Next month, the gallery at Taos Clay will fill to the brim with work by current resident Josh Smith. Josh makes beautifully crafted, utilitarian pots that range in stature from centerpieces that are three feet by two feet, to smaller items like tea bowls and mugs.
Before moving to Taos, Josh spent the last five years in New York. As an undeclared freshman at Alfred University, a friend bet him five dollars he couldn’t throw a pot on the wheel his first try. It turned out to be the most valuable five dollars Josh ever wagered. He received his BFA from the New York State College of Ceramics at Alfred University in 2014. In the year that followed he helped open the first US branch of Spin Ceramics in New York City while completing a brief residency at Sculpture Space NYC.
Guided by influences both positive (encouragement from fellow ceramicists) and negative (working jobs that prevented him from creating) Josh decided to dedicate himself to his craft and apply for a one-year residency at Taos Clay. And he has stuck to his guns, teaching classes and making pots at an incessant rate. He’s managed to earn a living completely through his art. Which is a huge accomplishment, particularly because it’s the first year that he has challenged himself to do so. His exit show from Taos Clay will be an homage to and celebration of his year.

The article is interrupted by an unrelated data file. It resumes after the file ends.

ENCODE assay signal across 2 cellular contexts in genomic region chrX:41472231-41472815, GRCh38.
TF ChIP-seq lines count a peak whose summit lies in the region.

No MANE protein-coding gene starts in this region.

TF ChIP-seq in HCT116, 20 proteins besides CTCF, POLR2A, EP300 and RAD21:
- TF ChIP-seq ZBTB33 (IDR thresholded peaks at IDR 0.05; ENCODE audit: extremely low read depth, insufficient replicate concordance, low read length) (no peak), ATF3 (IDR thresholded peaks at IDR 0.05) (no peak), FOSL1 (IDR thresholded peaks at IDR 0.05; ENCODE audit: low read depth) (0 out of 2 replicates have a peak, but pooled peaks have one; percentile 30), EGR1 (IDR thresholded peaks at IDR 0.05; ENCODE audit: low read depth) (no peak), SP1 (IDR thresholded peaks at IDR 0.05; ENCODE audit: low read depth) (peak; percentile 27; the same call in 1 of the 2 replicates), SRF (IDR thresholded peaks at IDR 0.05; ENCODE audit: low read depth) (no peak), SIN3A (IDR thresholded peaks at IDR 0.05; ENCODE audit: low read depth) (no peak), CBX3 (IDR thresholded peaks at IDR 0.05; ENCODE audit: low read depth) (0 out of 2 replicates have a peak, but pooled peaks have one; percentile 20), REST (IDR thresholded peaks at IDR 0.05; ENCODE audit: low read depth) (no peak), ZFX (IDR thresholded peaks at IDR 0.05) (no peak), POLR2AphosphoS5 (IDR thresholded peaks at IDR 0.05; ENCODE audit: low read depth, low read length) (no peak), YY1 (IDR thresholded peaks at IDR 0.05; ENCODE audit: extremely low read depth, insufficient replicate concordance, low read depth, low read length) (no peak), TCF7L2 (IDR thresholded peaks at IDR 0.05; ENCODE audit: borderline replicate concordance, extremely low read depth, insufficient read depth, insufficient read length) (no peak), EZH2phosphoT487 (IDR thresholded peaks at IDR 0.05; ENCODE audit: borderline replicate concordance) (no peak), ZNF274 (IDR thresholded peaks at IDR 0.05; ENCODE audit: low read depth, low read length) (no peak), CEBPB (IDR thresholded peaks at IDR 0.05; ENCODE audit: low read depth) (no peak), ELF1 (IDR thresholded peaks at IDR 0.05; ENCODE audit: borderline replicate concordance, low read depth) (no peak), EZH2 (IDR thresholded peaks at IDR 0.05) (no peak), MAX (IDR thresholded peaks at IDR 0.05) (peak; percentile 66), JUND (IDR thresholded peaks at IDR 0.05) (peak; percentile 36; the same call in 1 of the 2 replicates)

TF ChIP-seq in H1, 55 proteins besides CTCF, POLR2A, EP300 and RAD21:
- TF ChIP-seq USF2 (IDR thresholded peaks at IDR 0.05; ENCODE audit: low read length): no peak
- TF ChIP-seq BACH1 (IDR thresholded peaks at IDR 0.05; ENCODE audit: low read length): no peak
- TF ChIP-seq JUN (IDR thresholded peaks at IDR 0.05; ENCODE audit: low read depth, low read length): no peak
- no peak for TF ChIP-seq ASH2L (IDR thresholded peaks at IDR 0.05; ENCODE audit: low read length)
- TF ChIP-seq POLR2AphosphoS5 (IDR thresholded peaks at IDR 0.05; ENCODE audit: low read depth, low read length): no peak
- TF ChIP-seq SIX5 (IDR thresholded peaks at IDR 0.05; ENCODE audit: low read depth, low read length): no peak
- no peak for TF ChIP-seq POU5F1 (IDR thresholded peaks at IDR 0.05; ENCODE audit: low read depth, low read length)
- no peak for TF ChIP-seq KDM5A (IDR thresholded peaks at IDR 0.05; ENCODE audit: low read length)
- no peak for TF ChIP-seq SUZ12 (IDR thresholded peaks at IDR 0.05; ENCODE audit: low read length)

As I read Josh’s artist statement, I was struck by one line in particular: “I have come to believe in the power of reducing distractions and noise in order to create a deeper, more profound experience of daily life.” Reading that, I can’t help but think that this person was fated to spend a stint in Taos. And despite the significant challenges this year has posed, Josh feels deeply connected to this place. He’s taken inspiration from the silent focus of the landscape into his work and to this end he’s made some of his pieces from locally sourced clay (featured at show).
It’s a very intimate thing, Josh remarked to me, to make things that people eat off of and drink from. It’s one thing to pick something up with your hand, but to pick it up and bring it to your lips is… he trailed off. Josh’s approach to his work—focused, unswerving—is reflected in the pieces themselves. “I like to make strong, quiet forms,” he said “I think that describes it best—those words in that order. ‘Strong, quiet.’”
And I believe he’s right. Looking now at one of his coffee mugs on my table, there’s something solemn about it. Almost profound. Almost as if it’s looking back at me.
Find Josh’s work on Instagram @joshsmithceramics or at joshsmithceramics.com, or visit Taos Clay and say hello.